Life and work of James Jepson Binns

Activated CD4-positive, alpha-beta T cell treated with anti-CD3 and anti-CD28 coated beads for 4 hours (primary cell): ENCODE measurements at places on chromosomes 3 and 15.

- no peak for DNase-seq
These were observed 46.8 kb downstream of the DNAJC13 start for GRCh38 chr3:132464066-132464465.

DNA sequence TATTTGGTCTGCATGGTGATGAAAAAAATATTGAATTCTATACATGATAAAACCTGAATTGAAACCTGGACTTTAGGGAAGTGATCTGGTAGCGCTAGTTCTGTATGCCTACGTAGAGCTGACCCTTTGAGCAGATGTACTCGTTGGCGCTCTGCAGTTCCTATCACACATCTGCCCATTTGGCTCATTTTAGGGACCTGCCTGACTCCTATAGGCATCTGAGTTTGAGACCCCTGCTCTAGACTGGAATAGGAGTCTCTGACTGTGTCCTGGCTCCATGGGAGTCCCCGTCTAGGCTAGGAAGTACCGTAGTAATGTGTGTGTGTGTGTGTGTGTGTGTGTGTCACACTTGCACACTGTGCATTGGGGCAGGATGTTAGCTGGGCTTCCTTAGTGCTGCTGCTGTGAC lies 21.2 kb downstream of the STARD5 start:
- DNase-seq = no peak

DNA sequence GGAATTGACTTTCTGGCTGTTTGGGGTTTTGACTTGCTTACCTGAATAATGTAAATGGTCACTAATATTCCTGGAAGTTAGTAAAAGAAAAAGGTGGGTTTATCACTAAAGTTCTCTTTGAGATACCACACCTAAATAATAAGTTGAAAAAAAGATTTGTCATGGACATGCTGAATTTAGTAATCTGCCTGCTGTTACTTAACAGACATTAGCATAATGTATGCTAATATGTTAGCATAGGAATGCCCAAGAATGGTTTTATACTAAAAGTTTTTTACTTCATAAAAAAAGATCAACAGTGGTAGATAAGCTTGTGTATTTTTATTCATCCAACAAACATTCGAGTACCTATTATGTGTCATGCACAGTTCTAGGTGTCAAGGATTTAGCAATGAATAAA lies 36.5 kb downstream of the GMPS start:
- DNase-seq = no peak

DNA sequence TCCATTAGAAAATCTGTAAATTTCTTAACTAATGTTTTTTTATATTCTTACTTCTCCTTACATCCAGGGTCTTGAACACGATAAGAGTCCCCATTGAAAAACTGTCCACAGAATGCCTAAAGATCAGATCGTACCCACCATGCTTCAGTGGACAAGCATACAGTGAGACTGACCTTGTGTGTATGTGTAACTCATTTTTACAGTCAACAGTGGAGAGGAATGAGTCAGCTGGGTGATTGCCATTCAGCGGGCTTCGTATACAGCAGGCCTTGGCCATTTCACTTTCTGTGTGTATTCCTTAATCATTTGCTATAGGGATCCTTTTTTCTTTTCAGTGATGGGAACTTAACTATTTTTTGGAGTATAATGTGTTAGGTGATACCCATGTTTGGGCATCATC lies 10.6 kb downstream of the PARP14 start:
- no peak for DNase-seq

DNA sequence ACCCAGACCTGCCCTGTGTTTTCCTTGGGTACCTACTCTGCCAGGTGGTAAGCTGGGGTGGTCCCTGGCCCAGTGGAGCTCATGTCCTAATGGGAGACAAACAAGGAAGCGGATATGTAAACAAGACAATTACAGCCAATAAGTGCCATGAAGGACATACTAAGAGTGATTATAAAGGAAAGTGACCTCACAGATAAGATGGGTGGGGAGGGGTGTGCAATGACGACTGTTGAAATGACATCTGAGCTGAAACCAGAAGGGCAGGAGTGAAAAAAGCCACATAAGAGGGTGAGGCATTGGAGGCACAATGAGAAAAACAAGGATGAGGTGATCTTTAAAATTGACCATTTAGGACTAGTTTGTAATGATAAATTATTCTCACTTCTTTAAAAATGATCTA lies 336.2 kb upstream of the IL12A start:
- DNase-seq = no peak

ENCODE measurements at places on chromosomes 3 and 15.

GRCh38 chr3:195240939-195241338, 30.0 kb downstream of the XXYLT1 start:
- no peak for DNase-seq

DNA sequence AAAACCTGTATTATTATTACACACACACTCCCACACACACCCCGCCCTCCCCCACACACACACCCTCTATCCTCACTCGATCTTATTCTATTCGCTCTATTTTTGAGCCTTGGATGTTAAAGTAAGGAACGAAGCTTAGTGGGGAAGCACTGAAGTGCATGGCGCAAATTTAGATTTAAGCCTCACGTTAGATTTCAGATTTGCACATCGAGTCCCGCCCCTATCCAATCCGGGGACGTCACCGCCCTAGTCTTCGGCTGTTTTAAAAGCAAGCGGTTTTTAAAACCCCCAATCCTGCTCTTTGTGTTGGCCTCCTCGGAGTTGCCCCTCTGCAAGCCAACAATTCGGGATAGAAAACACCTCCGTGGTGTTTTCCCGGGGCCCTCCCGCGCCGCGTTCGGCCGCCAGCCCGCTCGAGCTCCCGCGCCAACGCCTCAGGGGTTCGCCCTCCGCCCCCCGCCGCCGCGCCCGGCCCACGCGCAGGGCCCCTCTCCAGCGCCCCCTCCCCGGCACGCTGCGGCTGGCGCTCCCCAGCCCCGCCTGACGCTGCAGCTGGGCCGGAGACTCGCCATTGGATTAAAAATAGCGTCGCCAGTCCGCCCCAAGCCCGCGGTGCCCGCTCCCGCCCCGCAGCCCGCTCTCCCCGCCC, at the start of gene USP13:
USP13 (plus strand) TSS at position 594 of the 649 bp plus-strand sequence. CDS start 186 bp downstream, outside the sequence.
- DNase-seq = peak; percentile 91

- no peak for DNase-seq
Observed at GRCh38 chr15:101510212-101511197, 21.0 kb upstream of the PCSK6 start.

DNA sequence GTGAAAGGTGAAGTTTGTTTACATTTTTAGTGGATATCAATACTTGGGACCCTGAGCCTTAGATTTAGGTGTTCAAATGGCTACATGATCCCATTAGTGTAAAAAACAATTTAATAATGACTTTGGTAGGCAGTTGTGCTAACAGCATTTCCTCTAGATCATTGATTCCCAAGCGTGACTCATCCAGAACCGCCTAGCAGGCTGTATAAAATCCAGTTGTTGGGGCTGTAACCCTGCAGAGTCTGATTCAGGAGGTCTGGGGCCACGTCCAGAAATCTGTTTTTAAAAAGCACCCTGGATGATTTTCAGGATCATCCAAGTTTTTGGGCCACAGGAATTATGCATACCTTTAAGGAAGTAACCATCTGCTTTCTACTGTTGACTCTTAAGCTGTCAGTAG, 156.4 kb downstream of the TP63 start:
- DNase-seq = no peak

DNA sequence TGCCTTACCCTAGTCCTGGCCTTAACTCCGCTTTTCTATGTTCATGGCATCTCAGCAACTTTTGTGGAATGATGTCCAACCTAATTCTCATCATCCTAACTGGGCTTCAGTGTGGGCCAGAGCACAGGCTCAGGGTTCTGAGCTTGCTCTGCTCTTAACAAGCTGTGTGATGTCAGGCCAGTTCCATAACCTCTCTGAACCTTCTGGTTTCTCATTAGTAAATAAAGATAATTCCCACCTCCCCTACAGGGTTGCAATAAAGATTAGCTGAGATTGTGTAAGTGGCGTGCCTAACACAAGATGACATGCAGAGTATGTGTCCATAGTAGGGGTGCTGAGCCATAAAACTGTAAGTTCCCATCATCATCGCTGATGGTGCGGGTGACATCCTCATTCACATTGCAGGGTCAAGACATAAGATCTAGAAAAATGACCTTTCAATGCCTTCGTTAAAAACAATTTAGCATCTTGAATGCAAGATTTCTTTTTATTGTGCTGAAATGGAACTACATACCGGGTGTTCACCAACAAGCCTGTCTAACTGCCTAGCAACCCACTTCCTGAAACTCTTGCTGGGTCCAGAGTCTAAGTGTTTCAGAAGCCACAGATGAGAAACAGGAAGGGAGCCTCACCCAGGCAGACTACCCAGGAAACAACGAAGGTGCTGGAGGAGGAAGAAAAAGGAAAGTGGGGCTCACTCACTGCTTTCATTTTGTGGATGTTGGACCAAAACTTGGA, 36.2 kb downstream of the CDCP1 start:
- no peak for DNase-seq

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This thesis is the first study of the life and work of Leeds organ builder James Jepson Binns (1854-1929). It is not the intention to provide a full technological evaluation of Binns' work, but rather to provide a historical evaluation of his work which is placed into a wider historical context. First, Binns' family background and life are examined; then his career in organ building is traced from its beginnings as an apprentice to the firm Radcliffe and Sagar at the age of 11. His time with Abbott and Co., prior to commencing organ building in his own right, is assessed; and finally the origins and development of his own company is traced from its founding in 1880 up to his death in 1929. The examination of Binns' company is split into three distinct periods, mirroring its rise and decline. Since Binns' first ledger book is considered to be lost, the author has reconstructed what it is likely to have contained and has discussed its content chronologically. The patents granted to Binns are also discussed chronologically and placed into historical context. A survey of the company's work and output in each of the three periods is given, with examples drawn from the surviving ledger books. The decline of the company was partly as a result of the Great War and is given due consideration. Through this study of Binns' life and work, a picture emerges of the British organ building industry from 1880 to 1930. In conclusion, an assessment is made of Binns' place within this and the factors that contributed to his success.